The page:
For her third album, Geneviève Toupin decided to use the Willows moniker. It’s a stage name, but a project name as well. The word refers to the tree, obviously, but also, and mainly, a town in California and a ghost town on the Western Canadian plains. “I really enjoyed the parallel between those two locales that are part of the album’s lyrics,” says the svelte brunette with the piercing blue eyes. “And I liked the word, quite simply. It allowed me to address my Anglo and Métis roots, but also my Franco-Manitoban roots. There’s something very visually evocative in that word. Plus, I loved the idea of putting forth a musical and visual identity.”

The Long and Winding Road

This folk gem was produced by Émilie Proulx, Toupin’s “musical soul mate,” who has also accompanied her onstage since 2009. It is an intensely personal and luminous album, with delicate arrangements, that was initially planned for release last year, backed by a totally different team. “I’ve travelled far and wide. This album came via a long and winding road. I left my record label in 2013 and tried working with a few producers, but I just wasn’t ready. I had written about 30 songs, but they all ended up in the trash. When I realized Émilie was a perfect fit, I knew she’d be the ideal producer, too. From that point on, everything went super fast,” explains Toupin, who set up camp in Montréal in 2003.

And it turns out that places have had a big impact on the artist, a fact that’s obvious to even a casual listener of the album’s 11 tracks. She explains: “While I was in the creation process for this album, I realized how much landscapes, plains, wide open spaces and open skies inhabit me. I started writing in California and finished in Montréal. Also, having grown up in a small village in the Southern Manitoba countryside definitely had an impact, too. This bond with wide open spaces and nature has inhabited me since I was a child. To this day, it’s still something that has a deep impact on me and my writing. It’s deeply rooted.”

Cultural Legacy

Even though Toupin grew up in a French-speaking family, once she reached her teens, she devoured Anglo music and struggled to make a place for herself in a vastly Anglo environment. For this new project, she fully embraced this cultural duality. “When I started the creation of this album, I’d just finished another entirely English one (The Ocean Pictures Project) and I’d become unable to write in French. To resolve this situation, I had to embrace that duality and to allow myself to write like I speak, by mixing both languages. The first songs I wrote were ‘Valley of Fire,’ ‘Bill Murray’ and ‘Stardust Motel.’  Those three songs are the ones with the most English in them. I gave myself permission to write exactly as I hear it in my head.”

But despite her Métis roots and the ever-present duality, Geneviève doesn’t feel like she’s on her own. She considers herself as a full-fledged member of a new community of young songwriters and musicians. As she says: “I mean the Montréal community, but also the whole of the Canadian francophonie. I feel privileged to be a part of those scenes and to be surrounded by so many artists that inspire me every day. That’s truly priceless.”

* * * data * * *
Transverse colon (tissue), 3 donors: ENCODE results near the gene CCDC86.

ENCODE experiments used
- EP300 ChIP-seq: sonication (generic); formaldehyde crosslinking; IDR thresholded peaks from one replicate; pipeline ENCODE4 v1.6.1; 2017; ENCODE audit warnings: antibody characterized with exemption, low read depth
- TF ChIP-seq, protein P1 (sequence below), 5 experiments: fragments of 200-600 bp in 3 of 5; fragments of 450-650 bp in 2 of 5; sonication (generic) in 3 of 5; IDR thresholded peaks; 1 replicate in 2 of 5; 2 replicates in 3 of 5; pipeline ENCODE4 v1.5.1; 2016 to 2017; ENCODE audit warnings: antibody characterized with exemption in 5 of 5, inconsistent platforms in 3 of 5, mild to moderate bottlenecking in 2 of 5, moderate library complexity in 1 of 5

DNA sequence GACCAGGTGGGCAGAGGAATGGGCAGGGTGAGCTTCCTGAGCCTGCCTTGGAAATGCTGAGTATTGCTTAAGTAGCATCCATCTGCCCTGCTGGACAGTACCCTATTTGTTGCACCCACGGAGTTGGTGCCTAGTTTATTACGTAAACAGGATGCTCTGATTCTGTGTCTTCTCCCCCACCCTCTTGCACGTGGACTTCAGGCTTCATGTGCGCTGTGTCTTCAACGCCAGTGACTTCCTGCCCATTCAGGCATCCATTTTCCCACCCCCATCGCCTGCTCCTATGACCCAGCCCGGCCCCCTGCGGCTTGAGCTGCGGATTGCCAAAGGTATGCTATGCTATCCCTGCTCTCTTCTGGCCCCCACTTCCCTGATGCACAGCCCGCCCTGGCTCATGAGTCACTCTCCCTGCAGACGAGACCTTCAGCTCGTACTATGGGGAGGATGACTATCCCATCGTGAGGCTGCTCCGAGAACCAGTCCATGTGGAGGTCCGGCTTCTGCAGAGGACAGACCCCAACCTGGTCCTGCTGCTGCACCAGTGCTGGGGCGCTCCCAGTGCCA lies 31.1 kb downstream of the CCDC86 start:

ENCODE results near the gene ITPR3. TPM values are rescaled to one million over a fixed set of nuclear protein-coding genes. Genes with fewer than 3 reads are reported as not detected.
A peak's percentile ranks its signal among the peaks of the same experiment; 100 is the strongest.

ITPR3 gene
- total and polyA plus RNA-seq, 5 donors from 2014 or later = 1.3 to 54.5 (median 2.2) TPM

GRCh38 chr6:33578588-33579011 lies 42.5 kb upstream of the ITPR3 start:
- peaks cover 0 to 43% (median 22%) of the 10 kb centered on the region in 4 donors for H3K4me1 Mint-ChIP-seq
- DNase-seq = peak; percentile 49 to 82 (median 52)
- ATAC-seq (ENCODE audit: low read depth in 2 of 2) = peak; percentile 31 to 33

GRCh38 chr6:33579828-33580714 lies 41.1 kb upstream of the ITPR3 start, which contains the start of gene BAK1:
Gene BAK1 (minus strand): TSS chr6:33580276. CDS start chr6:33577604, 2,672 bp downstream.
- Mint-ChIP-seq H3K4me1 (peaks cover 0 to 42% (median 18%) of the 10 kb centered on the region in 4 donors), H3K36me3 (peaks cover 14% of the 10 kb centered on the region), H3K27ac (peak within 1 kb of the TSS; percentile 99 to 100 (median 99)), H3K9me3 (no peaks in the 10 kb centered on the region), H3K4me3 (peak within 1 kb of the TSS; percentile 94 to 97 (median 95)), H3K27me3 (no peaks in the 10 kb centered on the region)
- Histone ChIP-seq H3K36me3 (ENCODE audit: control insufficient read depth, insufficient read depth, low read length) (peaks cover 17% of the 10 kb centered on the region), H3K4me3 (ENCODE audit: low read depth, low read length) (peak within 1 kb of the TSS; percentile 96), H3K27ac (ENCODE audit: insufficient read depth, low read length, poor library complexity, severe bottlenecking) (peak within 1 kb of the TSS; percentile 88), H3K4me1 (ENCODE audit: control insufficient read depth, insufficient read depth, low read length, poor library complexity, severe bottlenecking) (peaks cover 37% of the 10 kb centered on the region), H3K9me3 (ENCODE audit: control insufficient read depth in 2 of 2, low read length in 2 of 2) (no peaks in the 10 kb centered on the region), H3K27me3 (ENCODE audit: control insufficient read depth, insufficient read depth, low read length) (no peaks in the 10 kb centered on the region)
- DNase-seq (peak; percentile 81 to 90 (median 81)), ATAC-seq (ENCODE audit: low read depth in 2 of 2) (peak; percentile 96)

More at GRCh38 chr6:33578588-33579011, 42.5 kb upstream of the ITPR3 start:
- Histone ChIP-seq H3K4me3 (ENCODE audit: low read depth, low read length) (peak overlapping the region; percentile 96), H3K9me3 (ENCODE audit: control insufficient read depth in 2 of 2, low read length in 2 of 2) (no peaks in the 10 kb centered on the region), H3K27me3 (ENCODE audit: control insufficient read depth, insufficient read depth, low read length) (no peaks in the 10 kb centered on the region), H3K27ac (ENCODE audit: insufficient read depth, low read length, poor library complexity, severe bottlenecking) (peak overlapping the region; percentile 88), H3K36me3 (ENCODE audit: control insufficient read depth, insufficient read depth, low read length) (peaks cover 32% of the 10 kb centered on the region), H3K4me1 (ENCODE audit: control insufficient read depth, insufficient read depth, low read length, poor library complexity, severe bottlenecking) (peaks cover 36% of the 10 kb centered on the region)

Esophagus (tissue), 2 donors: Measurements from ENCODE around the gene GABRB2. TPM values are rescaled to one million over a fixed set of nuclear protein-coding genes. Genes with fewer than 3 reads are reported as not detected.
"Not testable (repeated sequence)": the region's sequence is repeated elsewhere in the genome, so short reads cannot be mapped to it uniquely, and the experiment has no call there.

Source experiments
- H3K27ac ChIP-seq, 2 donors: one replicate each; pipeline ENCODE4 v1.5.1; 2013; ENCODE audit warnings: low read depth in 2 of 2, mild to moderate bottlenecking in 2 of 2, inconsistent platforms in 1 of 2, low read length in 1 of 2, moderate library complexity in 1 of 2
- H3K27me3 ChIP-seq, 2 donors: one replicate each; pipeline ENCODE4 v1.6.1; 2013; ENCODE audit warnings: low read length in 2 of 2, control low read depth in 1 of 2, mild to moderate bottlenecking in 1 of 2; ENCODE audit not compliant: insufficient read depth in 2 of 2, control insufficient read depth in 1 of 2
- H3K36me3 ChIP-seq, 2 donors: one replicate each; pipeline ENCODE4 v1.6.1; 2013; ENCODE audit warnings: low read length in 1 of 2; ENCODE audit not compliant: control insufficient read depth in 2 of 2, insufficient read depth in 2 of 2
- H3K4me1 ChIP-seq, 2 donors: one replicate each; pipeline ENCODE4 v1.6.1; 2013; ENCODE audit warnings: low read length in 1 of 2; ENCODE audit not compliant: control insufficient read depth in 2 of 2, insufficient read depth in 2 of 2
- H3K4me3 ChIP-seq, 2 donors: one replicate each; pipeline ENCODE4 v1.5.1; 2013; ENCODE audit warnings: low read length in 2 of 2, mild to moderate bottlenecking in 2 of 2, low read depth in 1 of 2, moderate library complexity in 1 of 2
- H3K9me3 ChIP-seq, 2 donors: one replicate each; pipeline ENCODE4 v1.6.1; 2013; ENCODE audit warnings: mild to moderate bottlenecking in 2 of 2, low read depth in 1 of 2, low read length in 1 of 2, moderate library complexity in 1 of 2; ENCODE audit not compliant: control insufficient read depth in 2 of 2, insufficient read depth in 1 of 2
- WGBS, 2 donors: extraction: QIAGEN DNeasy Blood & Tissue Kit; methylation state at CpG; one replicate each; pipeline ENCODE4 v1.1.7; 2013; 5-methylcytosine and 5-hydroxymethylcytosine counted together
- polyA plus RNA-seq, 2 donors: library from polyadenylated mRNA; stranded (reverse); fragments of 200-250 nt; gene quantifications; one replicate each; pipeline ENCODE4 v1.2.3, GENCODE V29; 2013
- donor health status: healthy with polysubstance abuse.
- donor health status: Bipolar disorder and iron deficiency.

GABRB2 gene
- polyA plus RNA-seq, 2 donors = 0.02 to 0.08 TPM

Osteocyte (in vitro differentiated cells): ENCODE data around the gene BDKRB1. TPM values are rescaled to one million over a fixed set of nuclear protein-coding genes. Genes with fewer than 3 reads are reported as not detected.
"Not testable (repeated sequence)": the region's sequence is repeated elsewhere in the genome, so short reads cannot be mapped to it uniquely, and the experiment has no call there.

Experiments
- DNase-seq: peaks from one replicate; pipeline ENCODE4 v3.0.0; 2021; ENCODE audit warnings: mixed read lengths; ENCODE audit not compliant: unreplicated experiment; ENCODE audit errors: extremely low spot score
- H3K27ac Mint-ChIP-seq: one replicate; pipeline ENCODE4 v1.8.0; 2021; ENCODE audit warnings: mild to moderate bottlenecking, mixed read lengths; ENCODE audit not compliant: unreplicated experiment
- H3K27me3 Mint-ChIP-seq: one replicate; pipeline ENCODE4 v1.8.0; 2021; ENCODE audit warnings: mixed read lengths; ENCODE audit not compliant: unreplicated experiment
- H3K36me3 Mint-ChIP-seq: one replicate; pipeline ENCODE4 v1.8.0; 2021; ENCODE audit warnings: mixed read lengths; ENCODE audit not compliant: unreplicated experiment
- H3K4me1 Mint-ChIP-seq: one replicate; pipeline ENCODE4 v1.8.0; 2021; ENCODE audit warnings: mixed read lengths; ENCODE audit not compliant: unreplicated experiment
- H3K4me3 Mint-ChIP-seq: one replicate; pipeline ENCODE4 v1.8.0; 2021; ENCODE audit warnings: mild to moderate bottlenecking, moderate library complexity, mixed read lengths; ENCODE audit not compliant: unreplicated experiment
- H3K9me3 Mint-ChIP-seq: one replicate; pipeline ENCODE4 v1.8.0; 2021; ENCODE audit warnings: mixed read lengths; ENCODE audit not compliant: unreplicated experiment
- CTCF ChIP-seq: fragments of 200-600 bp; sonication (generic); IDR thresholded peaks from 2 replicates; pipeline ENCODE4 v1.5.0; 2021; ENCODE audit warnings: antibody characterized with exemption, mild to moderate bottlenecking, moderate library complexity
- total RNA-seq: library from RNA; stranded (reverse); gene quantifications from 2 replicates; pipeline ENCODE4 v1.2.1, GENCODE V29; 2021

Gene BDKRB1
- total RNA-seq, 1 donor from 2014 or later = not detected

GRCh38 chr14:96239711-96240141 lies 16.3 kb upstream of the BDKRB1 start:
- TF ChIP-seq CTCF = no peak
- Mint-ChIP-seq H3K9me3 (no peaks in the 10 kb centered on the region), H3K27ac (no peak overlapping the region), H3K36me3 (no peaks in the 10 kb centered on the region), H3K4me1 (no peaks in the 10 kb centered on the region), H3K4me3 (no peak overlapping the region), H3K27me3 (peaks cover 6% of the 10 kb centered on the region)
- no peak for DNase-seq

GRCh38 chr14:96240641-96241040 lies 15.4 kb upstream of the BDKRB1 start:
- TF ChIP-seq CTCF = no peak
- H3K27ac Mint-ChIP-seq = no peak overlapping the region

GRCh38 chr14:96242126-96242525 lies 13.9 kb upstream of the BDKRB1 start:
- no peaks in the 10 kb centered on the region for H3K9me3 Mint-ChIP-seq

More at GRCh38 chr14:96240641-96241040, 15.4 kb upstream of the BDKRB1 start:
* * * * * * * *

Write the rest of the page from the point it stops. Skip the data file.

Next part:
Believing in magic

Following her very positive experience in the web series La Tournée des cafés (nominated at the ADISQ Awards in 2012), Toupin developed a taste for collaboration. As a result, almost a dozen musicians and composers collaborated on the Willows project, including André Papanicolaou (Monsieur Mono) and Marianne Houle (Monogrenade). Yet, one question begs to be answered: how does one choose who to collaborate with when one’s musical universe is so intimate, soft and delicate? “I always pick collaborators whose sensitivity is very close to mine,” says Toupin. “That’s the case of Sébastien Lacombe’s universe, which completely aligns with mine. I want to surround myself with people who instinctively understand that type of writing. You need to go with the flow. But I also noticed that a certain chemistry can happen between artists and that I also need to trust that.”

Following a three-week stay in France and the 2014 Coup de cœur francophone tour, Toupin now wishes to take her show back on the road in Québec and the rest of Canada – Vancouver, Ontario and Saskatchewan are already on the schedule for 2015 – and she’ll also collaborate with Chloé Lacasse on her musical project. In other words, there isn’t much downtime. “You know, I’m very fortunate for all the travelling I do,” she says. “Just that, to me, is tremendous. I wouldn’t trade places with anyone!”

Turning the page
“When I was 19, I travelled to France. I was studying science and was considering going into medicine, but I decided to take a year off. I had top grades, but I missed music, so I left to go work in Paris. When I got back to Manitoba, I decided that I was going to do everything I possibly could to earn a living from my music. I abandoned all my other projects. And that’s what I did.”